Jocelyn Piper expanded her blended family through transnational adoption.
One of her sons had significant medical needs and was so loved when he died.
This is Piper's story, as told to Janet Manley.
This as-told-to essay is based on a conversation with Jocelyn Piper. It has been edited for length and clarity.
Going into our marriage, my husband, Troy, had two kids, and I had one. Early on, we decided that if we were going to expand our family, we would adopt. It's something that Troy had always wanted to do.
We live in Illinois, and one of Troy's biggest fears, if we adopted domestically, was the chances that the birth parents would have rights to their child - which, rightly so - but he was worried about his heart and how he could handle that.
Researching Hong Kong's adoption system, we found out that of the children up for adoption, many had significant special needs. That pulled on our hearts. We applied and were sent a file right away of this beautiful little boy who had quadriplegic cerebral palsy and other, undiagnosed issues. We saw his picture and fell in love.
In 2015, we brought our son Nolan home, and he was the light of all our lives. The connection our older children, Colton, Riley, and Jaimee, made with him was life-changing for everyone.
When you met Nolan, there was something in his soul that you could just feel. He changed people - he made people smile without even being able to say a word.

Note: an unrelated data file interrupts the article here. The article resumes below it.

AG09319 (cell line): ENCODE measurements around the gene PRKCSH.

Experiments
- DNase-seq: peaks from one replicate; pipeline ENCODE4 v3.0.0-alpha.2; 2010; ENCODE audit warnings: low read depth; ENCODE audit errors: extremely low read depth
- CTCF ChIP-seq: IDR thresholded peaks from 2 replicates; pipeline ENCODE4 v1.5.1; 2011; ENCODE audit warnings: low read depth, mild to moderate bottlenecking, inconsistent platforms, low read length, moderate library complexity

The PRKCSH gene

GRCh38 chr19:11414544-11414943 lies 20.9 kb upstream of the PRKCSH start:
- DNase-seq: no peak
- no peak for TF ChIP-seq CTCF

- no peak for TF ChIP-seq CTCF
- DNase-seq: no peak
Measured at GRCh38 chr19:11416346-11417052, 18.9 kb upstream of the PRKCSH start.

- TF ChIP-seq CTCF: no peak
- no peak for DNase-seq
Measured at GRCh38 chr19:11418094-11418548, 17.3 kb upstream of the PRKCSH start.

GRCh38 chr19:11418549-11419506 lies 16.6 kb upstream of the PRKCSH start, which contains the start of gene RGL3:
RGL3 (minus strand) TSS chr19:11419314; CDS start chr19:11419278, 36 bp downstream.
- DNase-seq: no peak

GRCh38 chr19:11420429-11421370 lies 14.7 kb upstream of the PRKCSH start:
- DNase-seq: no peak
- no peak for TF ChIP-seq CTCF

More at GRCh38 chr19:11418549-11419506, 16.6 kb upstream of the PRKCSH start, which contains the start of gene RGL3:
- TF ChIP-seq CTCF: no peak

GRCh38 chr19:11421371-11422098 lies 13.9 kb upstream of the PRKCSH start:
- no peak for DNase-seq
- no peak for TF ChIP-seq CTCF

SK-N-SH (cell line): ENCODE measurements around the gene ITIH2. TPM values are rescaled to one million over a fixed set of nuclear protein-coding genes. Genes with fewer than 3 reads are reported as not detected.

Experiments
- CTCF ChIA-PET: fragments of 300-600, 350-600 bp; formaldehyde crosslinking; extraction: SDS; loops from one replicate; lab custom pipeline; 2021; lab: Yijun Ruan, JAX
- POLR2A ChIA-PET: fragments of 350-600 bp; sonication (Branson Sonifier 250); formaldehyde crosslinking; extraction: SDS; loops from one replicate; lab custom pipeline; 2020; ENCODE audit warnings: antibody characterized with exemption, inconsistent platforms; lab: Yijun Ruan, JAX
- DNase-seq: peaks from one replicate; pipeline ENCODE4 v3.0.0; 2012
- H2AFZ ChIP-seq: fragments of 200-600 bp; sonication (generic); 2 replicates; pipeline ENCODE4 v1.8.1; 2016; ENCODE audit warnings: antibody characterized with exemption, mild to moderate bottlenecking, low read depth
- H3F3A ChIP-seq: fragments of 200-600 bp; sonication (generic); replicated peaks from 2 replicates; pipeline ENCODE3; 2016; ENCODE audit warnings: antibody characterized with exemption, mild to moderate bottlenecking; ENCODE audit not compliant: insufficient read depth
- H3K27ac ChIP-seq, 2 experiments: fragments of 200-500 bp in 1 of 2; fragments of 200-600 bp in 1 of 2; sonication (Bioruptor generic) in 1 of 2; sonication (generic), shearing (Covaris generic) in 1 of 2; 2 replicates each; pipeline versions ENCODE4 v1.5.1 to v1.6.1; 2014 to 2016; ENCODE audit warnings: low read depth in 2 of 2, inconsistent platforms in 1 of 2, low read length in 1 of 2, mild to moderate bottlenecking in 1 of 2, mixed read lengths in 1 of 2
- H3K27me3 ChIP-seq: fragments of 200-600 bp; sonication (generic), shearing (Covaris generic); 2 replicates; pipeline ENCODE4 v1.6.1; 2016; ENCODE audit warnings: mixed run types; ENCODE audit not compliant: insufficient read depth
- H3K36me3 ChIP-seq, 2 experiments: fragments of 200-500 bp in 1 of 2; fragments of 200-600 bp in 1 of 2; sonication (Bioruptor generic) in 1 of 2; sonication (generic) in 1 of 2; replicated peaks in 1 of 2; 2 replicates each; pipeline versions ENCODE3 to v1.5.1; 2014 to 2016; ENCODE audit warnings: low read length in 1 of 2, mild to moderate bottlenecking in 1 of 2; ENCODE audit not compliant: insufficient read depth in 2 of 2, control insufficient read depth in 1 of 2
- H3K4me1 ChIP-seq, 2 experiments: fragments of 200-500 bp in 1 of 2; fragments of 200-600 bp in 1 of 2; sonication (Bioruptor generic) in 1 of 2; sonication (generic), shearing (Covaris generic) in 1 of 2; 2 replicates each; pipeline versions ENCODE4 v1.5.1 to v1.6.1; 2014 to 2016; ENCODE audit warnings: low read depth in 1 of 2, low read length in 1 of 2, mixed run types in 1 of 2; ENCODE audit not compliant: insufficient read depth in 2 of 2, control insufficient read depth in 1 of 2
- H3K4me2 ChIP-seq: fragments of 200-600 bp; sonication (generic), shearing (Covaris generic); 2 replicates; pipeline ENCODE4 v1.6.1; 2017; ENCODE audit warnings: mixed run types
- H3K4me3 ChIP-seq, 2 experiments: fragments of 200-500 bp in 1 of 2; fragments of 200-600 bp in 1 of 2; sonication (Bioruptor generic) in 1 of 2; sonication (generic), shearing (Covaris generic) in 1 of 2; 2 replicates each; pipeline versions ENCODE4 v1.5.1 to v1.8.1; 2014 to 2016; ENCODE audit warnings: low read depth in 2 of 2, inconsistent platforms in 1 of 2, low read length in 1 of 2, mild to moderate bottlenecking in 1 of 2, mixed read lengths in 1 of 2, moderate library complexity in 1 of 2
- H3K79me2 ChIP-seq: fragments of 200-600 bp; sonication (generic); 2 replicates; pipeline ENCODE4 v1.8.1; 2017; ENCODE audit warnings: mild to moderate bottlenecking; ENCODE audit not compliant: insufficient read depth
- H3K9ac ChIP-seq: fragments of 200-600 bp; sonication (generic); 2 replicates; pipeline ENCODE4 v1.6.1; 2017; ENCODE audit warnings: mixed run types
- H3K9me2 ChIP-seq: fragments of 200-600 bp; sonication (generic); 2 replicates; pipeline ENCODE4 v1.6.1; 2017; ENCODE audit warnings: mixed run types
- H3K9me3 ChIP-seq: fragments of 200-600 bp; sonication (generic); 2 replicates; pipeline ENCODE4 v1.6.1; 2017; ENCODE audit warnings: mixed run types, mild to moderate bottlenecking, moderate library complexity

The other boy in the photos
After we had brought Nolan home, we were reading through some files that the agency gave us and came across tons of pictures of a little boy with Nolan. The description for one of the pictures said this little boy would call Nolan his "little brother."
We thought we would reach out to the agency and see whether we could locate the family that had adopted him. When I reached out to Lifeline, a religious group that helps families adopt children, they told me that no one had ever inquired about this little boy. He had been moved to an adult institution and was still up for adoption.
He was 8 years old at that time, and that is our Francis.
After I told my husband about his situation, he was like, "Well, we have to bring him home." There was never any hesitation because they clearly had that special bond, so in 2018, we brought Francis home. Francis is more independent; he has a rare disorder called WAGR syndrome and is autistic, but he walks and talks.
When the boys were reunited, they definitely recognized each other, but it was a funny story. Nolan's name in the orphanage was Tony. On the first morning, Francis came downstairs and looked at me and looked at Nolan and went, "Tony, bye, bye." He was not ready to share his new family with this little brother. They were so funny together. Even though Nolan couldn't talk, he expressed himself with his facial expressions and different movements and actions. They had that brotherly rivalry, and it was so cute.
But financially, because we did two adoptions back-to-back, it was very, very, very hard on us. We are not wealthy, just regular people.
Growing the family one last time